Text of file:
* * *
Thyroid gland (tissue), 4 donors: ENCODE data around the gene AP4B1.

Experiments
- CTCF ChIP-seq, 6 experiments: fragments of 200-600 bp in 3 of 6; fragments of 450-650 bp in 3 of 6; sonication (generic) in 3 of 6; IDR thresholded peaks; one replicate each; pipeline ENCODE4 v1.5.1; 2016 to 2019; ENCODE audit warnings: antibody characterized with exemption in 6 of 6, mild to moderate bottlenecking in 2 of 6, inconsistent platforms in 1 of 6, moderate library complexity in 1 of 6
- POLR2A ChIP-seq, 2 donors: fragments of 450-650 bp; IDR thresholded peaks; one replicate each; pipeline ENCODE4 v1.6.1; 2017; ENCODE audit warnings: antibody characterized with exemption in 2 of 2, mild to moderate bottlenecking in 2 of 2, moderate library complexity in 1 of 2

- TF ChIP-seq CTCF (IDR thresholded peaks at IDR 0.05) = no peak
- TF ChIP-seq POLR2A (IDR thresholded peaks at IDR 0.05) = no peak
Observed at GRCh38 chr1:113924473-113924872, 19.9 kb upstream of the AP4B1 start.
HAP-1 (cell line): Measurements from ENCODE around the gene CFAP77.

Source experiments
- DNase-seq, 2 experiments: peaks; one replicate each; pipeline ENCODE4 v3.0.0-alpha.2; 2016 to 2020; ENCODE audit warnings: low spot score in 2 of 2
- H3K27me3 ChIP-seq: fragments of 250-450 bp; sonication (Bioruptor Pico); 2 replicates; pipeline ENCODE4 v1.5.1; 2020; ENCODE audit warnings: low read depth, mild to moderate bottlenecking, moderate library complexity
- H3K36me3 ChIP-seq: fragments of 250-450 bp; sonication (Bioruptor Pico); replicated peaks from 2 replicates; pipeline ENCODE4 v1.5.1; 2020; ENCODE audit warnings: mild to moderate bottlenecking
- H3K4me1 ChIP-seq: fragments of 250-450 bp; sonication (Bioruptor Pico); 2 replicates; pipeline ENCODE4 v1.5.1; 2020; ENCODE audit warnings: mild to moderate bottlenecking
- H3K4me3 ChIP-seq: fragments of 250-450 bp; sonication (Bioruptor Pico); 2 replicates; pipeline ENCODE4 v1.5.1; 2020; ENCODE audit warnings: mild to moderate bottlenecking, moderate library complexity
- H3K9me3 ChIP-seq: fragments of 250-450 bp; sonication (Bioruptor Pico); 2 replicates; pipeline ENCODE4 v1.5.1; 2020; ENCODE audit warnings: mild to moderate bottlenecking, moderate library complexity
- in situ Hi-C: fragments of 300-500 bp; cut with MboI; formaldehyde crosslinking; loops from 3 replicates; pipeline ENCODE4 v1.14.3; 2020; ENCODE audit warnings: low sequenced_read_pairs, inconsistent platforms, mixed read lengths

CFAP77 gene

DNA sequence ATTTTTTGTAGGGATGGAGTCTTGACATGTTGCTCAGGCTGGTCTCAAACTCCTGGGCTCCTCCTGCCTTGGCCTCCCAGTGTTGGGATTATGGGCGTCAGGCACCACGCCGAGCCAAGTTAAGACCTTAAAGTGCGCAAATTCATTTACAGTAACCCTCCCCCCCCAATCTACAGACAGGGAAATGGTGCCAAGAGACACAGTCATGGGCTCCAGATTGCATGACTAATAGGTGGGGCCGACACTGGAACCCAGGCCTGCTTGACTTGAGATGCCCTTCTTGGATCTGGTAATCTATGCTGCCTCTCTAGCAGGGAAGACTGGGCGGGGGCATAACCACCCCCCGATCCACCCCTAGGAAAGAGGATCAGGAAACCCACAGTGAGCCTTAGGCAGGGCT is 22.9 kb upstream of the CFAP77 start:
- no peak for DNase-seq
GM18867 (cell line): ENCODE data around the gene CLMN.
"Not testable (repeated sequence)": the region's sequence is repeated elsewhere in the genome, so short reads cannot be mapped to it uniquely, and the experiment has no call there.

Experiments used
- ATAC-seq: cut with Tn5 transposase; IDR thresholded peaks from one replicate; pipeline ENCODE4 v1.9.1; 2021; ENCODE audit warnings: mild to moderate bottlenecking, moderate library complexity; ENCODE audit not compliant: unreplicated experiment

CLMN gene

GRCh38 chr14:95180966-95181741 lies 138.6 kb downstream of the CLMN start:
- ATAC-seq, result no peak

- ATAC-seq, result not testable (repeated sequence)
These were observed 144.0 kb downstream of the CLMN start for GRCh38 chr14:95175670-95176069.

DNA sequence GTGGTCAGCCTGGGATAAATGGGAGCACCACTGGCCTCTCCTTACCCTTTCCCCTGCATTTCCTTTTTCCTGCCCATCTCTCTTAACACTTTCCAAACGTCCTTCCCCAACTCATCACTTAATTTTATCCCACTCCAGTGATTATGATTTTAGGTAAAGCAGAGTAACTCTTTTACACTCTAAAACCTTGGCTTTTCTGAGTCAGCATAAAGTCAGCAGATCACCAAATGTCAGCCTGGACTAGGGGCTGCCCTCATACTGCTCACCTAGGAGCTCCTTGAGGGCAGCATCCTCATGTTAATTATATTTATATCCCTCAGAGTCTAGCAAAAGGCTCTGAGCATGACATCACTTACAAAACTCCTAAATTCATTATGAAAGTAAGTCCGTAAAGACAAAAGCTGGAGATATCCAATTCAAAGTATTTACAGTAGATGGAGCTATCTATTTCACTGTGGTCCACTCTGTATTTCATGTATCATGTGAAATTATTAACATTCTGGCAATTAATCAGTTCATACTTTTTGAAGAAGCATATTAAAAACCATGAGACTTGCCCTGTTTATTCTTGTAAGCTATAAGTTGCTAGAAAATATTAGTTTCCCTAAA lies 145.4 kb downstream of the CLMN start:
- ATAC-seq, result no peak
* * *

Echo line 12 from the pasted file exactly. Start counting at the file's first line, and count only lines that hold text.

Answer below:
- H3K36me3 ChIP-seq: fragments of 250-450 bp; sonication (Bioruptor Pico); replicated peaks from 2 replicates; pipeline ENCODE4 v1.5.1; 2020; ENCODE audit warnings: mild to moderate bottlenecking